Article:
// Add roles to this method administratively
    [SecureMethod]  // Or use SecurityRole (translates to
      SecureMethod++)
       public void Method1() {}
       public void Method2() {}
    }
    
    

    In the example, IFoo and both methods appear in the COM+ catalog and therefore roles can be configured on either method administratively, however, method level RBS is only enforced on Method1. Use SecureMethod or SecurityRole on all methods that will be required to participate in method level RBS security or place SecureMethod on the class level as outlined previously.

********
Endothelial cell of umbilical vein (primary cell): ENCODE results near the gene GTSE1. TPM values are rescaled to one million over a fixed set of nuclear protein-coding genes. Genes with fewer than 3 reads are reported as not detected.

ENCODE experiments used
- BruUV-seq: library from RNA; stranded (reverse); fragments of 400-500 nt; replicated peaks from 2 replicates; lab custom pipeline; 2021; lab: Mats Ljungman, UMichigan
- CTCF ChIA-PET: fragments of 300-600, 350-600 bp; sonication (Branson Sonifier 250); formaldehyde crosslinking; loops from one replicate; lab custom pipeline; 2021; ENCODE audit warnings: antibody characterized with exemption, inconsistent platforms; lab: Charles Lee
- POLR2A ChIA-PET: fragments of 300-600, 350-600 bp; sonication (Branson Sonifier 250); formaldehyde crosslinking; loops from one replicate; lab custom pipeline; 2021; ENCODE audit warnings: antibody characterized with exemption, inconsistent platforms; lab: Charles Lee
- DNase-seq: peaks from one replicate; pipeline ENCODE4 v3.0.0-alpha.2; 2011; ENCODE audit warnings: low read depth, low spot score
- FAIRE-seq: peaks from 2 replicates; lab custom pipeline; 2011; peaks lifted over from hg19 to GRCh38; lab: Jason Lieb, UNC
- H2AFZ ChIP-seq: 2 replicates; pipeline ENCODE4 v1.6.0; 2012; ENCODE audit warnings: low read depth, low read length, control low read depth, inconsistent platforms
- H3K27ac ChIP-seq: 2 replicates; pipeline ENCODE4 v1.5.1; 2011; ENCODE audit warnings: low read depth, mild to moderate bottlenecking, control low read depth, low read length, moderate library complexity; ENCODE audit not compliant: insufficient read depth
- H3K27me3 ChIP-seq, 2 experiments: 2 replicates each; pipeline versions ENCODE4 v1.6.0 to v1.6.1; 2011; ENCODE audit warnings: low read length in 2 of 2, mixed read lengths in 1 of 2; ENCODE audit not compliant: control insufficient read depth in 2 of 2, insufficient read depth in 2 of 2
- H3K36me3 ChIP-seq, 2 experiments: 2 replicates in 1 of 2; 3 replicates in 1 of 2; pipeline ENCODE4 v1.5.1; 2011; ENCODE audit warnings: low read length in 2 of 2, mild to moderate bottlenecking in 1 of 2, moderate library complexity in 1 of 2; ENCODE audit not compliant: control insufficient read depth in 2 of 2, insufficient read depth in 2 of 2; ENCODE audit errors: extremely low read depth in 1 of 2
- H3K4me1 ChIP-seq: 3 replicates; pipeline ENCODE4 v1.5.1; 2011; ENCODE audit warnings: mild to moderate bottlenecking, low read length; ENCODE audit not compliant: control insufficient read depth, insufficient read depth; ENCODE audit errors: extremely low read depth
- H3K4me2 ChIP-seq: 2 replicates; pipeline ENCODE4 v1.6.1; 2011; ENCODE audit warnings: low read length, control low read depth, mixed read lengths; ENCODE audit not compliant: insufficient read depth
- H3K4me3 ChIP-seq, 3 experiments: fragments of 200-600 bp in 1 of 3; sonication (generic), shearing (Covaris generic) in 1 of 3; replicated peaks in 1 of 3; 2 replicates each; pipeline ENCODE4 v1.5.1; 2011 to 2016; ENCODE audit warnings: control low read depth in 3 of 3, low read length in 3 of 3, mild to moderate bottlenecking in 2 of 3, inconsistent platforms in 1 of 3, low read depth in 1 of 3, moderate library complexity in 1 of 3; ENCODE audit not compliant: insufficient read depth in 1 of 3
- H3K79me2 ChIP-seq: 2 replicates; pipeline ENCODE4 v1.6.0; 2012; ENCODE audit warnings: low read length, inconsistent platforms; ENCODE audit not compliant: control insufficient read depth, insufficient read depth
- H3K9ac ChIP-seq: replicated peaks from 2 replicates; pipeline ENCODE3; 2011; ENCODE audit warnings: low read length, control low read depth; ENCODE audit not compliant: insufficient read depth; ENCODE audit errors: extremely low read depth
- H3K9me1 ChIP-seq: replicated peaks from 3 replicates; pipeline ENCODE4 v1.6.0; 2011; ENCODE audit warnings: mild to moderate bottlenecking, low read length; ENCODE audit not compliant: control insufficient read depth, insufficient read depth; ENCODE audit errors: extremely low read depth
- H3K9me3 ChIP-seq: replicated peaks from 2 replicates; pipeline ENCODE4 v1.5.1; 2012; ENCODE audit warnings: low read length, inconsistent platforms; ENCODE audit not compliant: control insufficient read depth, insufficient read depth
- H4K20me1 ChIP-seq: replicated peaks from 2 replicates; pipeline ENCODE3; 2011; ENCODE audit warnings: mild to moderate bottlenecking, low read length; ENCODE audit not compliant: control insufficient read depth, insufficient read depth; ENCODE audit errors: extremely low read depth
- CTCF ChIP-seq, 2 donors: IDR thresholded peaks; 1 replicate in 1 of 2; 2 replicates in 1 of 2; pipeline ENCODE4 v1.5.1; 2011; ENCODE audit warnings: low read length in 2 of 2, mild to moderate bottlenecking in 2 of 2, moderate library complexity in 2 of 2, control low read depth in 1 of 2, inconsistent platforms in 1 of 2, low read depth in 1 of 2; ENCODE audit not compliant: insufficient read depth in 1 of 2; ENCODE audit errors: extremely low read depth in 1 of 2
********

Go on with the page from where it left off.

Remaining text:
Whenever RBS is configured on the method level, the Marshaller role is required: When method calls are made and RBS is not configured on methods, the serviced component infrastructure makes calls on IRemoteDispatch. When method calls are made and RBS is configured on methods (when the SecureMethod attribute is present), the method call is made using DCOM using the interface associated with the method. Therefore, DCOM will guarantee RBS is enforced at the method level. However, as discussed in the Activation and Interception sections, COM interop and the RSCP will then make calls on IManagedObject (in order to let remote activators marshal the reference into their space) and IServicedComponentInfo (to query the remote object). These interfaces are associated with serviced components. Since the component is configured to do method level checks, a role is required to be associated with these interfaces if the infrastructure is to make these calls successfully.